When I arrive home I reward my exercise by doing the daily Wordle. Today I failed to guess it within the allotted six tries. A couple of other times I’ve needed to ask a friend to give me a clue, but this is the first time I’ve failed completely, and I realised I hadn’t been concentrating hard enough on the letters I’d already confirmed. Maybe I’ll do better tomorrow.

Do you have a favourite place to walk where there are trees?

The Loop’s a pleasant place to walk,
admire the trees, and sometimes talk

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Walking around the Loop I heard a strange sound and realised that a man walking behind me had shoes that squeaked. Luckily he was walking faster than me and soon overtook me. I quickly snapped his photo, and as he strode ahead the squeak diminished and all was peaceful again.

Man with squeaky shoes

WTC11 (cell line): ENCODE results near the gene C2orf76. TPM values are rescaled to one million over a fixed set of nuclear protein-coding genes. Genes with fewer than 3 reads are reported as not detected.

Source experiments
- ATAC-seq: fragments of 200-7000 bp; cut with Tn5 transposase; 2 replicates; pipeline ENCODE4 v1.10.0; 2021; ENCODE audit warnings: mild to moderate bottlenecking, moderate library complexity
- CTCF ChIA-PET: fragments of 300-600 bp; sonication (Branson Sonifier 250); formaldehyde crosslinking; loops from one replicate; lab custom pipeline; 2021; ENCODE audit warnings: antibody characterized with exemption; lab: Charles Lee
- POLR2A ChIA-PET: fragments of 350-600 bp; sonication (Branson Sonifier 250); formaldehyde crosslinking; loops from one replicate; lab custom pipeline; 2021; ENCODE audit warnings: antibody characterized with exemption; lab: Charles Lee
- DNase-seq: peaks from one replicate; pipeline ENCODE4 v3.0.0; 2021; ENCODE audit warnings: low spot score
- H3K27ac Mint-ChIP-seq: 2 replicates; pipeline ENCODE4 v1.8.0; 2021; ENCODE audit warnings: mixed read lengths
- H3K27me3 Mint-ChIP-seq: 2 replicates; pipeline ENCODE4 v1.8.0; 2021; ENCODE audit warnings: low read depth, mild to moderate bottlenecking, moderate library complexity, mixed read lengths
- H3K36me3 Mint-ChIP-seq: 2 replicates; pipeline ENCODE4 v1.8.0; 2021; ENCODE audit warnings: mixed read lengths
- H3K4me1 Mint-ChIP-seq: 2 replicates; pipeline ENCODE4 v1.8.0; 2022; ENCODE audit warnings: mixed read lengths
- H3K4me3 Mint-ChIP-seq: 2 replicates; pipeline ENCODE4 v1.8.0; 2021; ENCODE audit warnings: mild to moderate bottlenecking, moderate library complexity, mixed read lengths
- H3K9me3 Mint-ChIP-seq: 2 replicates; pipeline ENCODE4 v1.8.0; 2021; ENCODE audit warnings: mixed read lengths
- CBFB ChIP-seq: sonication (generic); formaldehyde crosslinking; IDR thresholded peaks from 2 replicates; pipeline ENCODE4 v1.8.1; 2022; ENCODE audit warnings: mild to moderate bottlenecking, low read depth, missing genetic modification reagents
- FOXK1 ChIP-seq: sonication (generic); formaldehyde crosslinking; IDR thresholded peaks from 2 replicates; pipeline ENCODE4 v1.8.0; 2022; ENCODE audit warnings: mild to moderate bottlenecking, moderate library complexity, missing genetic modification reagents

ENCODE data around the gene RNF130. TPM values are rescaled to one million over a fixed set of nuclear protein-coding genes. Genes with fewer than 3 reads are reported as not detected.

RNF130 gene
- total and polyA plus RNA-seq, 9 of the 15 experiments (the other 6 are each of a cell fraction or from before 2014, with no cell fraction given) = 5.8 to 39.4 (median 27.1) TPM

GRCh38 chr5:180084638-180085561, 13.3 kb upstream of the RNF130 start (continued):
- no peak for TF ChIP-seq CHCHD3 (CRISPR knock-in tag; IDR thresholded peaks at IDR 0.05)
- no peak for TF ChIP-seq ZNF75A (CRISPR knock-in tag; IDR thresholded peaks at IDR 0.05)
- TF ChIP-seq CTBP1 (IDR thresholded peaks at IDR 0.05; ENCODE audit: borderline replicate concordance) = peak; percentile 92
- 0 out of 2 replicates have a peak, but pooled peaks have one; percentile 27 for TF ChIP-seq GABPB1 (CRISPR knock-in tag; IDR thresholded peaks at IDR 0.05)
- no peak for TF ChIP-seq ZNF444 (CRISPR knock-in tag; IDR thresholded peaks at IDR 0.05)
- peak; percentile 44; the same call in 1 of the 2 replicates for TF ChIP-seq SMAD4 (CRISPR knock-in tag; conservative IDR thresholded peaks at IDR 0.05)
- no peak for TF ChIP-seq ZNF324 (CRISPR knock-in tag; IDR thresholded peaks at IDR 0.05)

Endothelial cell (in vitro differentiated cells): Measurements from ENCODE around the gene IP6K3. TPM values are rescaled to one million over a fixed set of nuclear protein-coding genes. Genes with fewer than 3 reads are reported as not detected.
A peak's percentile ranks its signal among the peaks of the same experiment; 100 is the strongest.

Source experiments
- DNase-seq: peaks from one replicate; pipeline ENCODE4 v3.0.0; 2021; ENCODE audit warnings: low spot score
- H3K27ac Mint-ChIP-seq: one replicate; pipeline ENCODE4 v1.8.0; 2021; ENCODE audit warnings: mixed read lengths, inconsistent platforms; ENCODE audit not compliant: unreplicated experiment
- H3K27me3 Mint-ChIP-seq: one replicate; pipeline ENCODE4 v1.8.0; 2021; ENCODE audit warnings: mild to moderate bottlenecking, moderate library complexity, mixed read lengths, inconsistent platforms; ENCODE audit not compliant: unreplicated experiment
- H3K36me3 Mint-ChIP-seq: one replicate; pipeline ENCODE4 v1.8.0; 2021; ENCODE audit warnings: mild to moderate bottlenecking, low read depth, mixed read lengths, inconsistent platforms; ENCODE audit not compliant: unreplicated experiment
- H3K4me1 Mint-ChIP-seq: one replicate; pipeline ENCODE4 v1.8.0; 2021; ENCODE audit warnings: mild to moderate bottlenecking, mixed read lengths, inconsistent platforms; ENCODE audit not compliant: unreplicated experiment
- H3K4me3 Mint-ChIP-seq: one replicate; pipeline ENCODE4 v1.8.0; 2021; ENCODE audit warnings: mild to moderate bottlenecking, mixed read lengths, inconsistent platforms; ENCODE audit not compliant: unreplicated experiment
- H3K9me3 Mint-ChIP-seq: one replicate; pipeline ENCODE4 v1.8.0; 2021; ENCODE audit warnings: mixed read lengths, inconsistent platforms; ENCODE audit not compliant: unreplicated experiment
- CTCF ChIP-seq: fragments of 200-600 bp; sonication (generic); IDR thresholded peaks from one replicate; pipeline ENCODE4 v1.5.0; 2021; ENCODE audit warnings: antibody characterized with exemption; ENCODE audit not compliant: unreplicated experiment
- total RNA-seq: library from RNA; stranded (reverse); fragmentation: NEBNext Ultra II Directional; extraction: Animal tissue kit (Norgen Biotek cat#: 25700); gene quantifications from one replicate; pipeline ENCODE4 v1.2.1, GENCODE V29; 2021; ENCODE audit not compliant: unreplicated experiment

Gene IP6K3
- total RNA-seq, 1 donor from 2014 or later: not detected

I remember hearing that if shoes squeak it means you haven’t paid for them. In older days new shoes often squeaked until they were broken in, and if you were poor and had to buy them on credit they stopped squeaking about the same time you paid them off. If only one shoe squeaks does that mean you got them for half price?

Apparently a squeak can be because there’s moisture in the shoe and this can be cured with talcum powder. Sometimes the squeak is because the soles are too smooth and roughening them with sandpaper may help.

You may appear a little freaky
if your shoes tend to be quite squeaky

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Ngā Puna Wai was the area Christine and I chose for our walk today in warm autumn sunshine. This wetland is in the Wigram Basin, next to the A & P showgrounds and the new Ngā Puna Wai sports hub. It’s a lovely rural spot close to the city with much native planting, streams, and lakes.

Stream at Ngā Puna Wai
Geese on the lake